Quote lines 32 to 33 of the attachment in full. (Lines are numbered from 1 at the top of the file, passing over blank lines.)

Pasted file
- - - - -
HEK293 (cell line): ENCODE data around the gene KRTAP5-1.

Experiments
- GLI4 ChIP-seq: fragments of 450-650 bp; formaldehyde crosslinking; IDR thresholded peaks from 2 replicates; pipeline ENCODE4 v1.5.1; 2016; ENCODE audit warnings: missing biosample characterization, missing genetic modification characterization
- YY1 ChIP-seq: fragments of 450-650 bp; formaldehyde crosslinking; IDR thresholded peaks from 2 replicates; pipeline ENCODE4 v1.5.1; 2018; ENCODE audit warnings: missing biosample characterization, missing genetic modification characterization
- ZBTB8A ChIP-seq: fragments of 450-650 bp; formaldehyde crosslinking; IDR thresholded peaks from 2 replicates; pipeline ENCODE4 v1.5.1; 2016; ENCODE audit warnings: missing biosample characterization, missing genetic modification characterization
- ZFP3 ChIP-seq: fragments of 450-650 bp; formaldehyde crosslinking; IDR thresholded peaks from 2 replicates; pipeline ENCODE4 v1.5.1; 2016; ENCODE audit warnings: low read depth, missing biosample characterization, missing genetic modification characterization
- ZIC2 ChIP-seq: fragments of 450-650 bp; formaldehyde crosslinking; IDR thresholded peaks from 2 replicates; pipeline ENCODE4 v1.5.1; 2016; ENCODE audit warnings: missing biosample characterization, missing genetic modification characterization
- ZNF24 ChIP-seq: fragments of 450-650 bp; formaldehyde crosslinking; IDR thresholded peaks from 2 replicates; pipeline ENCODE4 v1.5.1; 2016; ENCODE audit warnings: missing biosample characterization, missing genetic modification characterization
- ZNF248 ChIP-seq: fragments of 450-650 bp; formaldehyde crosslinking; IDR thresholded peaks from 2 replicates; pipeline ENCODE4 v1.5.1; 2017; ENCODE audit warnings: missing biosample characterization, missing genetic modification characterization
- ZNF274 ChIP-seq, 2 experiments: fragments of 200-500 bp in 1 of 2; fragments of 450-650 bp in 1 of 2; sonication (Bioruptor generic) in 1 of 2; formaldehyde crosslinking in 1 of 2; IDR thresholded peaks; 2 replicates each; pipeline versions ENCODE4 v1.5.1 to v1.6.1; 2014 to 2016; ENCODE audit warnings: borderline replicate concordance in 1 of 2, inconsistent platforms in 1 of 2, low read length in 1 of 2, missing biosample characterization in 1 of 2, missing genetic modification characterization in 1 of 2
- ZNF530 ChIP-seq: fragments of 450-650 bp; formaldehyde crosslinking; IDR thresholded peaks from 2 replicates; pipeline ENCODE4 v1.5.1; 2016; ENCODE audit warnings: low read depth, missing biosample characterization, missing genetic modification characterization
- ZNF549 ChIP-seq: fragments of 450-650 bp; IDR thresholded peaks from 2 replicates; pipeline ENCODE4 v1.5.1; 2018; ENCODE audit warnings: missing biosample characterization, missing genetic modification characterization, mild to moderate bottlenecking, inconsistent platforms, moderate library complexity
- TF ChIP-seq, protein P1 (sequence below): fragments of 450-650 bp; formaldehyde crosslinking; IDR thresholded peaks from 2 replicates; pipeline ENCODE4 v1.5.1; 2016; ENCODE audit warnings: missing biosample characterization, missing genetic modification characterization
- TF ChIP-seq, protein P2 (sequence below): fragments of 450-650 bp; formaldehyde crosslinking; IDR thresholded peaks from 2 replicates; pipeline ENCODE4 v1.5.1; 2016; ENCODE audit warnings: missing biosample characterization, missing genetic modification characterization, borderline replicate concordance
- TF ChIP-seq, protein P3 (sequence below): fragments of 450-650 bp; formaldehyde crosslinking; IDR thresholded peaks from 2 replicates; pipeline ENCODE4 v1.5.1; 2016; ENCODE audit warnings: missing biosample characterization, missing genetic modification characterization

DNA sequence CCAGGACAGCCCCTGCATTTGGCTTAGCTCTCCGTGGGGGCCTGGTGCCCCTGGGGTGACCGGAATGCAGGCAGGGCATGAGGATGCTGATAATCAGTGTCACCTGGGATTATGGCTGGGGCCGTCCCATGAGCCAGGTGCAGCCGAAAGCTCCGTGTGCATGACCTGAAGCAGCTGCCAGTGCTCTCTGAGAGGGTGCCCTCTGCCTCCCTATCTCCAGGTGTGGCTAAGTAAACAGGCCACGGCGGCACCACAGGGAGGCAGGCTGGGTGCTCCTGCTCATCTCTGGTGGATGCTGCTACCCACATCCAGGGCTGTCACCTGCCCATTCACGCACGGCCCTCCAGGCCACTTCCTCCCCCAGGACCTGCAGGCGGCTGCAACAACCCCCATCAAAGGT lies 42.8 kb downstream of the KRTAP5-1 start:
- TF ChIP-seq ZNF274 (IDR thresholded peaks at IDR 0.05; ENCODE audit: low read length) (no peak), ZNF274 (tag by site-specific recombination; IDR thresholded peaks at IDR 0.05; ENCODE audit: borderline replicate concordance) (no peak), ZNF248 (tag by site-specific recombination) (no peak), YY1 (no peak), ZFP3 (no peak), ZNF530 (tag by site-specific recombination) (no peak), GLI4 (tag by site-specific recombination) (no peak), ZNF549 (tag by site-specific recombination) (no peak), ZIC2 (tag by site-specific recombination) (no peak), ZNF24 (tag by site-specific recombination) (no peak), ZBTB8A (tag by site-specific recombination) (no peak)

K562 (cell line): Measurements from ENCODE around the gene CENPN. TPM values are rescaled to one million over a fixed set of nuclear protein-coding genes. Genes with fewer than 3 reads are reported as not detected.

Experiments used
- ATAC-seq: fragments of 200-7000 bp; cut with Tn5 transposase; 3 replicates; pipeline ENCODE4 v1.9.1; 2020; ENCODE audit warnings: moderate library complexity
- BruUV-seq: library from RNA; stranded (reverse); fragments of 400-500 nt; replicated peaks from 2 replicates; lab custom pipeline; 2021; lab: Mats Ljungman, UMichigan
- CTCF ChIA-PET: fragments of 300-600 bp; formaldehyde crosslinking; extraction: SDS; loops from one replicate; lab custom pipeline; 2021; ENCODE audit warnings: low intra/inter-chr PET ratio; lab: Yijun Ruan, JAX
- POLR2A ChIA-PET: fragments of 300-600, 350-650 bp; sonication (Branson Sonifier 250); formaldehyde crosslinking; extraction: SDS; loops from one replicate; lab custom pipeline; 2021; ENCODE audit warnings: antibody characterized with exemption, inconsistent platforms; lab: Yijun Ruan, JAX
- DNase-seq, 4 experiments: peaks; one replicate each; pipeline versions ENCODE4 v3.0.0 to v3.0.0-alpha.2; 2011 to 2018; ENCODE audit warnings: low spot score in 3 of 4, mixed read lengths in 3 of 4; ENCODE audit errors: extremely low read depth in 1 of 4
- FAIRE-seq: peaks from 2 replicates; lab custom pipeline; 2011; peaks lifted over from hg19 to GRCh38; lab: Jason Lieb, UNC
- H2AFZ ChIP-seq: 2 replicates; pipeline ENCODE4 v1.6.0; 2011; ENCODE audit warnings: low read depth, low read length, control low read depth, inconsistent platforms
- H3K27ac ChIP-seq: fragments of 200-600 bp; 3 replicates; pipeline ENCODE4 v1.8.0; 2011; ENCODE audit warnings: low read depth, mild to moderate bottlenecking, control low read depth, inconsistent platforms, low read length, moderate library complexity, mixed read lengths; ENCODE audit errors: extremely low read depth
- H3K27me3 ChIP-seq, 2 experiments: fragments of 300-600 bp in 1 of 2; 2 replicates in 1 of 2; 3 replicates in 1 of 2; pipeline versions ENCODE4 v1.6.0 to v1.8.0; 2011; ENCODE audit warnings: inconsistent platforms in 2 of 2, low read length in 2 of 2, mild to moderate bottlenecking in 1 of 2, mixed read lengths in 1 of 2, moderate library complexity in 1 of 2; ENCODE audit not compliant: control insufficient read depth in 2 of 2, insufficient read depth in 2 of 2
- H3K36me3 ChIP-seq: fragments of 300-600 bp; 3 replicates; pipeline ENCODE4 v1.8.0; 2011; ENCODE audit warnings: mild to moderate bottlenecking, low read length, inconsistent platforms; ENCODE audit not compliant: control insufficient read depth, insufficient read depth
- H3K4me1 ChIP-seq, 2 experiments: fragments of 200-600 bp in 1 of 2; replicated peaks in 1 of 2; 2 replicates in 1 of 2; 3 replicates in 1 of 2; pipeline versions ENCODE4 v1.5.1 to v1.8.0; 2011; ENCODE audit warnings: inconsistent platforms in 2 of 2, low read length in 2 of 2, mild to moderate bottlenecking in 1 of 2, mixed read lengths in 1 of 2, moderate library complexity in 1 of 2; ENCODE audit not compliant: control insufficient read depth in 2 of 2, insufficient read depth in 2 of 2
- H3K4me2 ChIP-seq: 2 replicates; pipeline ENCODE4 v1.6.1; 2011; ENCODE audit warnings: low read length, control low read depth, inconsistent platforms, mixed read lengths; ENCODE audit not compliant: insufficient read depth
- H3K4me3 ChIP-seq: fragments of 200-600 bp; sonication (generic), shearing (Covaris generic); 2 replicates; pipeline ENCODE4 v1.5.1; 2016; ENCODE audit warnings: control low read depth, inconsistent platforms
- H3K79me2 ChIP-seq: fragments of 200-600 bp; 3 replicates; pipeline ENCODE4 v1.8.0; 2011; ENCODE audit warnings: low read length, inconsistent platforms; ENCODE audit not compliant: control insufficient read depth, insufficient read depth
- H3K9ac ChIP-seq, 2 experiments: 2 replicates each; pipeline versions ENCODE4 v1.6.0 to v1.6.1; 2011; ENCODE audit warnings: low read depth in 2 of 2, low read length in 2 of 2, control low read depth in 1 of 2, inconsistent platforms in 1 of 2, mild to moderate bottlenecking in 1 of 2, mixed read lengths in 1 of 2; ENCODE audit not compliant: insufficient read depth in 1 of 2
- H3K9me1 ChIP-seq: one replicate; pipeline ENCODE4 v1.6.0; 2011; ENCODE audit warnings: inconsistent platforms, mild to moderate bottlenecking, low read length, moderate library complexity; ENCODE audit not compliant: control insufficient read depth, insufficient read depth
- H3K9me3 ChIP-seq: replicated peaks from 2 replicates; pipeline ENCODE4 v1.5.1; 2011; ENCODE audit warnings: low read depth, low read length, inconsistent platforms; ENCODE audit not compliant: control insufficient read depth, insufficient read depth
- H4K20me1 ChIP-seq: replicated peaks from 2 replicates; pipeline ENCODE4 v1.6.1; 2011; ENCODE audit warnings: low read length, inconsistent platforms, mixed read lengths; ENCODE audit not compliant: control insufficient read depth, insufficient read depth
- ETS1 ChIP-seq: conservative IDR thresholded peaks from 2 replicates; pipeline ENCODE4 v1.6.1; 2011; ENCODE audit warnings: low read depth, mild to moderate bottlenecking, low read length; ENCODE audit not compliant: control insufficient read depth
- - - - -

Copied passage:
- H3K4me3 ChIP-seq: fragments of 200-600 bp; sonication (generic), shearing (Covaris generic); 2 replicates; pipeline ENCODE4 v1.5.1; 2016; ENCODE audit warnings: control low read depth, inconsistent platforms
- H3K79me2 ChIP-seq: fragments of 200-600 bp; 3 replicates; pipeline ENCODE4 v1.8.0; 2011; ENCODE audit warnings: low read length, inconsistent platforms; ENCODE audit not compliant: control insufficient read depth, insufficient read depth